To promote the opening of its new downtown Toronto store, IKEA has turned actual homes across the city into live-action “billboards” featuring some of its most popular products, including a Finnala sofa, a Kragsta coffee table, and a Fjällbo laptop table.
Developed by the home furnishing retailer’s agency partner Rethink, the “Window Shopping” campaign spotlights a room in five types of Toronto home—a Queen St. west apartment, a condominium in the Distillery District, a semi-detached in Roncesvalles, and homes in Cedervale and midtown Toronto—that has been turned into a showroom.
While the accompanying video ad uses actors, the homes it features are all real. Each has been “wrapped” with an IKEA decal and the words “Made for downtown living.”
The room displays in IKEA stores use varied products and layouts to reflect various customer segments such as young families and single urban dwellers, said Jordan Sequeira, marketing campaign leader for IKEA. The retailer used that approach in the campaign.
“Grounded in our knowledge of life at home, and in keeping with the irreverent IKEA ‘twinkle in the eye,’ we took an aspect of our iconic shopping experience—inspiring home furnishing solutions—and pulled real life inspiration into our creative to share how IKEA furniture can transform downtown living spaces,” said Sequeira.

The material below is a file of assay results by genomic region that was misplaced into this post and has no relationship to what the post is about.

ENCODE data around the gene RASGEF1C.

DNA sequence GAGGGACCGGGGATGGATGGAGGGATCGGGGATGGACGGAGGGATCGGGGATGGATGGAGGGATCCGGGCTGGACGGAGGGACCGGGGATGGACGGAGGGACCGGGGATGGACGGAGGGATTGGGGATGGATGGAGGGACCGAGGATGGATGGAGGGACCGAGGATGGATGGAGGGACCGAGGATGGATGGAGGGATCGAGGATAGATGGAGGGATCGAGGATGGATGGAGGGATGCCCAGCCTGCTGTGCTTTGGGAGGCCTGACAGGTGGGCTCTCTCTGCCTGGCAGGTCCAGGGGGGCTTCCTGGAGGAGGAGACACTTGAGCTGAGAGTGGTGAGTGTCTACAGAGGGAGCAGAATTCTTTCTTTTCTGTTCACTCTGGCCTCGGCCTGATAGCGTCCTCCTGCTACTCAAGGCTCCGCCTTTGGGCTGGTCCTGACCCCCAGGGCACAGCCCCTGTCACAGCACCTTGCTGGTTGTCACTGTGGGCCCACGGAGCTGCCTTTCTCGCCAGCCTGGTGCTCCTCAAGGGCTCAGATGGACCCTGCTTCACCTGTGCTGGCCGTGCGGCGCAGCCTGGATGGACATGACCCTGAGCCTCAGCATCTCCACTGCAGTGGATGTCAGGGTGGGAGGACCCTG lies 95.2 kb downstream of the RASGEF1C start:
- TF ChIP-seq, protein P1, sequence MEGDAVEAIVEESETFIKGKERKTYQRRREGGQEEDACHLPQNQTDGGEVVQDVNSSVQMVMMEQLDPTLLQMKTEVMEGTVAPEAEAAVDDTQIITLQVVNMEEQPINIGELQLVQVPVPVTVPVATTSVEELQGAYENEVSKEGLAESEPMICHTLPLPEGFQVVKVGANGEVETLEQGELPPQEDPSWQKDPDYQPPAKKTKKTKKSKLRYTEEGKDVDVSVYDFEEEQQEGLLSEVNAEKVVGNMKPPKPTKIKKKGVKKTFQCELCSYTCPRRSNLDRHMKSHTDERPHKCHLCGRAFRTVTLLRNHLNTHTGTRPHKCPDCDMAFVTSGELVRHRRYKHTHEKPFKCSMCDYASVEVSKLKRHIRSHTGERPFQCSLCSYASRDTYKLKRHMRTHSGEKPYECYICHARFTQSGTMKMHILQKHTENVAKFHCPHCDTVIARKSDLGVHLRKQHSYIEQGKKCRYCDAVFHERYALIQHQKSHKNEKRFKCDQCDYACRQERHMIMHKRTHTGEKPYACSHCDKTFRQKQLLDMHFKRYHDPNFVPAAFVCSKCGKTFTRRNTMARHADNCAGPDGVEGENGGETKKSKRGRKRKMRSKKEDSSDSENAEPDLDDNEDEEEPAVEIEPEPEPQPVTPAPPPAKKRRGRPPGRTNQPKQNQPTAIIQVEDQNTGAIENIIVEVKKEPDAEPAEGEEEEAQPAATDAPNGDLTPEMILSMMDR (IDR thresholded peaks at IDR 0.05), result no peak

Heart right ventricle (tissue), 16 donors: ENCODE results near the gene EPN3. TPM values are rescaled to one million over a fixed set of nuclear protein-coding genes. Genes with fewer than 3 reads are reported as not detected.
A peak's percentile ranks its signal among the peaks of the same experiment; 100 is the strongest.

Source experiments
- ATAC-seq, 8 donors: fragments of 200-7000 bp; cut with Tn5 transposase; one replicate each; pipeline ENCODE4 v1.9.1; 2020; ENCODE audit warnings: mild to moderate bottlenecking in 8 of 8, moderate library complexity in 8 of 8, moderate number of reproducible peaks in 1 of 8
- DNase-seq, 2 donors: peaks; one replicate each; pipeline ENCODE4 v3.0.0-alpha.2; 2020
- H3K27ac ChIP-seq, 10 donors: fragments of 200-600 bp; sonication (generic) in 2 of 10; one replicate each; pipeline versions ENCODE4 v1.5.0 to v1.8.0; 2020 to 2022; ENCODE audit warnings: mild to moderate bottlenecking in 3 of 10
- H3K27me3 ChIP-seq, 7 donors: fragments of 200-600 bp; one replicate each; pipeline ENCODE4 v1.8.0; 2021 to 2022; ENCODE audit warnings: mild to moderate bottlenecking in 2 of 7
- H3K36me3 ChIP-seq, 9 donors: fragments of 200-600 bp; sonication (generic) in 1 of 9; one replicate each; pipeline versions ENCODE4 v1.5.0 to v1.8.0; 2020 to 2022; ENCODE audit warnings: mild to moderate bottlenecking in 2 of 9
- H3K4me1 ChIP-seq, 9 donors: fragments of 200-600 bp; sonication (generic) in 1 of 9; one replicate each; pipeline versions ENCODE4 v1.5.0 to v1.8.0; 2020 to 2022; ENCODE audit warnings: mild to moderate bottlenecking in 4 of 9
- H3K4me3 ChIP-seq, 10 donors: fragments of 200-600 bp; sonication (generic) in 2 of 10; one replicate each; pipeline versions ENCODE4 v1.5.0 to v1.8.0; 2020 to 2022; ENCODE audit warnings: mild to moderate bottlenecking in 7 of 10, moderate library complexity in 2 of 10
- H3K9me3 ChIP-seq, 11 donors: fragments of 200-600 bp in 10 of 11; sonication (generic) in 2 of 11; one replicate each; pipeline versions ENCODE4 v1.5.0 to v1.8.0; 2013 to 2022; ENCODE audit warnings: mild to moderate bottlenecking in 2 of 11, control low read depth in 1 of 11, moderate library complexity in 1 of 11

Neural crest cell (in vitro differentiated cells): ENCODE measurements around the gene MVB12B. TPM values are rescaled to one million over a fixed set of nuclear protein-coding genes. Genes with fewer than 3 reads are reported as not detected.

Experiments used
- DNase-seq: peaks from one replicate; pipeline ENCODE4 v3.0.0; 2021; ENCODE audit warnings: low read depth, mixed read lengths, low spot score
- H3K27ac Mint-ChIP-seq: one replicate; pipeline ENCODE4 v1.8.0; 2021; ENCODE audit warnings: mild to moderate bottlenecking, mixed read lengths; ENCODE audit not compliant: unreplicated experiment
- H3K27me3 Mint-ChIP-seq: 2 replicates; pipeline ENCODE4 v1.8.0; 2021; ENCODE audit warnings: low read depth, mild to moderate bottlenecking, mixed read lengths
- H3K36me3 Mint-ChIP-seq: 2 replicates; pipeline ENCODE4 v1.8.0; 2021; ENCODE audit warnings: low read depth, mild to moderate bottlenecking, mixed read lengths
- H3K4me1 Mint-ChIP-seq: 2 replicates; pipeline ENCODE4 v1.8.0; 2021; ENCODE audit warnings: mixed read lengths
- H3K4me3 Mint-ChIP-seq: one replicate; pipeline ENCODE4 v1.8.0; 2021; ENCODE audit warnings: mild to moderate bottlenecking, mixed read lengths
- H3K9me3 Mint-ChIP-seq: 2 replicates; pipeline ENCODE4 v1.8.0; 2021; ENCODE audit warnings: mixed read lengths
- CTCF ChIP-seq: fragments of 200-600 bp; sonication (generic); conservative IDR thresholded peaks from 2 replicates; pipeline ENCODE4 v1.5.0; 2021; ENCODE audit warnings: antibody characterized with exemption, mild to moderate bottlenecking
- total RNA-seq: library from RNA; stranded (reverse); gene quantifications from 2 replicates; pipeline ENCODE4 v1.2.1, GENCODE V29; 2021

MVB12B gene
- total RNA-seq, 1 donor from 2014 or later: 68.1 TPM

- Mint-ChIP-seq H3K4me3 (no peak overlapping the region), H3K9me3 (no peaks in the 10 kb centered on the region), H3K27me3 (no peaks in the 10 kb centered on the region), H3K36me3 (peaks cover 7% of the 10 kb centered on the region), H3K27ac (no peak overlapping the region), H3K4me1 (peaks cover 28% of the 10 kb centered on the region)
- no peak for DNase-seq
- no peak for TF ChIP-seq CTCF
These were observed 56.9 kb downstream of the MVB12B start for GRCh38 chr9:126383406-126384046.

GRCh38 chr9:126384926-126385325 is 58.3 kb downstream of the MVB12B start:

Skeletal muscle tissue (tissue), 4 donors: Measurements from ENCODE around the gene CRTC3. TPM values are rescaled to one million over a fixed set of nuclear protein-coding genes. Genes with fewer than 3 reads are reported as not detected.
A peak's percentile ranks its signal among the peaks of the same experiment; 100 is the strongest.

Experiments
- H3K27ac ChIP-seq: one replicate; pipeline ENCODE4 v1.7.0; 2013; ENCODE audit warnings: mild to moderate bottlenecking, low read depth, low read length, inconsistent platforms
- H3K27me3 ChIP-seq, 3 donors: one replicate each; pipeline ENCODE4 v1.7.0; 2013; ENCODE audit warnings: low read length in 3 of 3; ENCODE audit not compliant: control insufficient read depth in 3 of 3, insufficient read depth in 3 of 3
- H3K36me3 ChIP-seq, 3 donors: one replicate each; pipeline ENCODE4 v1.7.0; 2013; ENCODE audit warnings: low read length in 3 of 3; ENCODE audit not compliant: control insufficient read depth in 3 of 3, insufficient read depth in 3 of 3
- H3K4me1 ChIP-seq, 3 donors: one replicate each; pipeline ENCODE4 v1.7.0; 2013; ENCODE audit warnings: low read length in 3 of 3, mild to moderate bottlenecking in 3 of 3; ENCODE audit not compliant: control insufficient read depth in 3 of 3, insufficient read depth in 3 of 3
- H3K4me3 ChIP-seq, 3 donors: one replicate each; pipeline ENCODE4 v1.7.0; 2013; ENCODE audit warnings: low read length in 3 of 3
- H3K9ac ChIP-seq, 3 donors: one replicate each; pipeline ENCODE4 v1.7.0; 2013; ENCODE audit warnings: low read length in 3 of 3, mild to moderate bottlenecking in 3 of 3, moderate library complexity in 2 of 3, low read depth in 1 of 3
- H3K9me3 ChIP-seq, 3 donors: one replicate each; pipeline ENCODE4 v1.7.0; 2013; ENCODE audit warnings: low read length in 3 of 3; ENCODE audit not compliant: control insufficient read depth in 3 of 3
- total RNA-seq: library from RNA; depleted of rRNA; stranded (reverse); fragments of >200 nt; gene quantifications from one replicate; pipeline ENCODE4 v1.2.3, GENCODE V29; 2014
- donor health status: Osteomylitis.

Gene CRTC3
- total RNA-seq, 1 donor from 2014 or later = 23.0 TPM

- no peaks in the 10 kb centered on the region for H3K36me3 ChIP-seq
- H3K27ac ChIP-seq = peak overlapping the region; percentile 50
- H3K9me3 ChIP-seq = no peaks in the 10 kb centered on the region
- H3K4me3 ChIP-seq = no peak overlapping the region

The new downtown Toronto store is IKEA’s 15th in Canada, although it is the retailer’s first urban format. With a considerably smaller footprint than its suburban stores—approximately 66,000 square feet versus an average of 300,000 square feet—it is part of a continued trend that is seeing traditional big-box retailers entering denser urban markets with downsized versions of their suburban outlets.
IKEA has previously stated that it plans to open 30 such stores in cities around the world, a strategy that has been adopted by other big-box retailers including Target and Macy’s.
Here in Canada, grocers like Sobeys and Loblaw have all opened smaller downtown locations in recent years, as have Canadian Tire, Mondou and Sleep Country Canada. Speaking with Bloomberg in 2019, Retail Council of Canada president and CEO Diane Brisbois called it a “new wave” of big-box, a reflection of the fact that 70% of the Canadian population will live in urban centres by 2050.